Gardner: Yeah, this is a little unrelated to the class, but I’m interested in environmentalism. So, I’m in BU’s environmental fraternity, which is called Epsilon Eta, you should definitely check them out. And I want to do something in tech and environmentalism. So, I’m not really sure at the moment. I’m interested in being in climate tech, which is what it sounds like—it’s environmentalism and technology coming together.
Yarin: You had mentioned earlier that this linear algebra is something that you need to understand in order to understand how computers work. So, you would need this for tech, right? As a prereq?
Gardner: Yes, linear algebra, as a class, it’s very useful. But you go beyond that, and it starts getting…
Yarin: A little niche?
Gardner: Like, not many applications. It’s more aesthetic, it’s not really applied.
Yarin: When we had talked earlier, you had talked about the play that comes with drafting and finalizing proofs. And it’s really interesting that you mentioned play, like a sense of play. And I’d love it if you could expand on that.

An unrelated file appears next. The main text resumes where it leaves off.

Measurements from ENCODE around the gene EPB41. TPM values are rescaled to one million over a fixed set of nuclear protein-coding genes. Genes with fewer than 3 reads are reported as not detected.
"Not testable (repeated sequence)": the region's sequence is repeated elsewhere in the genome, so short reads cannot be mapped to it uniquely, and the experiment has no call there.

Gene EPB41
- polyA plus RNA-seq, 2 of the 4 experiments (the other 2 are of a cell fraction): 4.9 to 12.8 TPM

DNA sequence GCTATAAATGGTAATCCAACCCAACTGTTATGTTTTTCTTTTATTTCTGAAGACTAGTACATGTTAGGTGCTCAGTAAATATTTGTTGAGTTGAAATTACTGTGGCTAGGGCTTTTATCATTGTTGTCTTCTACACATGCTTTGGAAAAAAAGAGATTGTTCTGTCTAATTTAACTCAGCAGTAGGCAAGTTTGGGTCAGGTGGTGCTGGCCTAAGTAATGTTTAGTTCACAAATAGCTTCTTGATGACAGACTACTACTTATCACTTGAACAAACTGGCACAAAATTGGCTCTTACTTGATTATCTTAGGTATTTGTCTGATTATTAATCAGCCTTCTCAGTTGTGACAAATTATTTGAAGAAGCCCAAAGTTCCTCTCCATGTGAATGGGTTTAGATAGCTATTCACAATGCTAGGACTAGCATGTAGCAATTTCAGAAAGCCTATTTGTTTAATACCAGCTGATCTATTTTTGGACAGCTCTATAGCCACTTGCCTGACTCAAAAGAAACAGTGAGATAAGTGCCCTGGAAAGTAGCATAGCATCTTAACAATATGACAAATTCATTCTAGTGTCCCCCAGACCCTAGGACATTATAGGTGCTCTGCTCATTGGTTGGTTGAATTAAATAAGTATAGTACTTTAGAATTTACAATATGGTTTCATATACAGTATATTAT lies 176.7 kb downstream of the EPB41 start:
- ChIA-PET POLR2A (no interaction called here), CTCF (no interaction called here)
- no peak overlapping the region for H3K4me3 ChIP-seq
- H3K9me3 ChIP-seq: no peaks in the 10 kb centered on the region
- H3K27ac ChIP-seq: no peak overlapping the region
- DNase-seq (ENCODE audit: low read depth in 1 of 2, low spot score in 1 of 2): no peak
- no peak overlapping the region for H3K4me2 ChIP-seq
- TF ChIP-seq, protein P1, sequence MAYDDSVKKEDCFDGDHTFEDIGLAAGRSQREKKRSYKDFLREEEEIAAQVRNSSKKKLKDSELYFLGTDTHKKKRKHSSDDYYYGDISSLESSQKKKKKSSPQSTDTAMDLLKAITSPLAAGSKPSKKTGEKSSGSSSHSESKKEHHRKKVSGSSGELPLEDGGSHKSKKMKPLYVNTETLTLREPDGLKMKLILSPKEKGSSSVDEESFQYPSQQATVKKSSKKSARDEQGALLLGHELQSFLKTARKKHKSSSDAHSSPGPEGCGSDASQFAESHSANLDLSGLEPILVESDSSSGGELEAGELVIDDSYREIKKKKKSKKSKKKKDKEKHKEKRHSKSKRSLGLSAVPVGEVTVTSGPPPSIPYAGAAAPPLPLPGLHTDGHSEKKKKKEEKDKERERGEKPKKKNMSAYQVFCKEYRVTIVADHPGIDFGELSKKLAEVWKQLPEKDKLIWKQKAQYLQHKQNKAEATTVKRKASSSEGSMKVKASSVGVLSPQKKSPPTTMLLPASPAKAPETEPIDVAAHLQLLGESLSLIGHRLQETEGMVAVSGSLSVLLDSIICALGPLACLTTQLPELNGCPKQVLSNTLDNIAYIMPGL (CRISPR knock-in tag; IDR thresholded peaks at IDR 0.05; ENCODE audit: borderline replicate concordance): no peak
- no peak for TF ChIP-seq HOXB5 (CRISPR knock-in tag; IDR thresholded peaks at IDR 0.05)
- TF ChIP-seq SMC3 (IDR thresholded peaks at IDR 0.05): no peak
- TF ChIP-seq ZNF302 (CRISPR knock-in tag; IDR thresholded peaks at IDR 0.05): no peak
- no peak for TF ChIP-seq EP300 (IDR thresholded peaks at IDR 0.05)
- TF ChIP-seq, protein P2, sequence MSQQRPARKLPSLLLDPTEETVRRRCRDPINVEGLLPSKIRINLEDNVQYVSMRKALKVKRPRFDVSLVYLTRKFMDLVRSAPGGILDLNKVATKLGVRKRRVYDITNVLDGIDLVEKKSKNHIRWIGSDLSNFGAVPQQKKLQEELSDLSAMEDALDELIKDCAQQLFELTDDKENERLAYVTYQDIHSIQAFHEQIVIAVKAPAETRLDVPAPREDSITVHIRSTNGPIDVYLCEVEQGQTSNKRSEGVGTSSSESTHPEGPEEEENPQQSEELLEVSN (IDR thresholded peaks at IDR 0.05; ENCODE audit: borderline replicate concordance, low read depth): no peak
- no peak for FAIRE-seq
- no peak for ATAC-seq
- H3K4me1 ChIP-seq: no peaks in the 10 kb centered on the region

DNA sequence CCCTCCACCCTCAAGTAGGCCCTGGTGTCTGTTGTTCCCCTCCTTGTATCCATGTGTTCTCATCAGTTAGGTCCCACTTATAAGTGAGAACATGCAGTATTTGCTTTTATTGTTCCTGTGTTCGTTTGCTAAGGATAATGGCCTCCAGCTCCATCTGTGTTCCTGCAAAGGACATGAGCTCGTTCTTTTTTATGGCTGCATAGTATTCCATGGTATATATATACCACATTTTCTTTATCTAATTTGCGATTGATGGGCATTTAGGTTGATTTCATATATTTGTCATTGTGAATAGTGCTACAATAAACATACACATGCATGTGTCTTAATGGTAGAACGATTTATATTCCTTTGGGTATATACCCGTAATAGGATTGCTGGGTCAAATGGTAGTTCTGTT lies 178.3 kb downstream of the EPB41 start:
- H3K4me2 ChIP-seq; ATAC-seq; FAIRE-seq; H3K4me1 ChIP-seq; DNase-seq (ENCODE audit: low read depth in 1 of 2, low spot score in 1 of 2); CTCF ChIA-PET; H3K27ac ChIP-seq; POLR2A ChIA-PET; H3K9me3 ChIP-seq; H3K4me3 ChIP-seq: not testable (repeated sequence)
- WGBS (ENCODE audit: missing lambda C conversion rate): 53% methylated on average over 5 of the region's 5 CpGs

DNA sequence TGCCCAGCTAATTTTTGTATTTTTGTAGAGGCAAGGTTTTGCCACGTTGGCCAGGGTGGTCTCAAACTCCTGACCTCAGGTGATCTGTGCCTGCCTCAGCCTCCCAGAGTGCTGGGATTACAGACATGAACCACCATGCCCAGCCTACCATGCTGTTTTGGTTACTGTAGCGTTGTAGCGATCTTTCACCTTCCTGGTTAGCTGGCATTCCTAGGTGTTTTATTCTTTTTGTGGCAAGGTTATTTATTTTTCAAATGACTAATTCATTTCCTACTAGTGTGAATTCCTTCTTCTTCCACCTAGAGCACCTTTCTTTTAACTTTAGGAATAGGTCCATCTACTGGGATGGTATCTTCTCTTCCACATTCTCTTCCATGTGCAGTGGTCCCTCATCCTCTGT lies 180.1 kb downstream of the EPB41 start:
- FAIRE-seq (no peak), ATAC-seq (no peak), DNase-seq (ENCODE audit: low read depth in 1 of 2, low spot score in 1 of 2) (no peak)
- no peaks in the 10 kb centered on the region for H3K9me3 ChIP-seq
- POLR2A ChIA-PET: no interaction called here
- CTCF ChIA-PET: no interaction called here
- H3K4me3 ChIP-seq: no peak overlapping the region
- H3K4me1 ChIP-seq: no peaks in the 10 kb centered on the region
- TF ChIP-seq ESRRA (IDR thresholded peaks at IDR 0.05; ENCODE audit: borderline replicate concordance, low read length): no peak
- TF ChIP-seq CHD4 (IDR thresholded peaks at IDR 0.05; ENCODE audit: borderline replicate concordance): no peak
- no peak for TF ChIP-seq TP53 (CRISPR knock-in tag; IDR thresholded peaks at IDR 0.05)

Gardner: I think math is really fun. I know a lot of people don’t like math, and I understand why because high school math is not real math, it’s mostly computation. And it’s not the fun part of math. So, the fun part of math is you’re given a problem, you’re given some result you’re trying to find, and the fun part is figuring out the reasoning to get to that point; it feels like a game. It’s more that you’re solving a puzzle, not really just filling out this predetermined path to take, if that makes sense. Yeah, what I like about the homework is that it’s like a new game, for me. I look at the problems and, at first, I might be like, really confused. I have to think about why that’s actually true, or figure out how to get there. I’ll spend lots of time just thinking.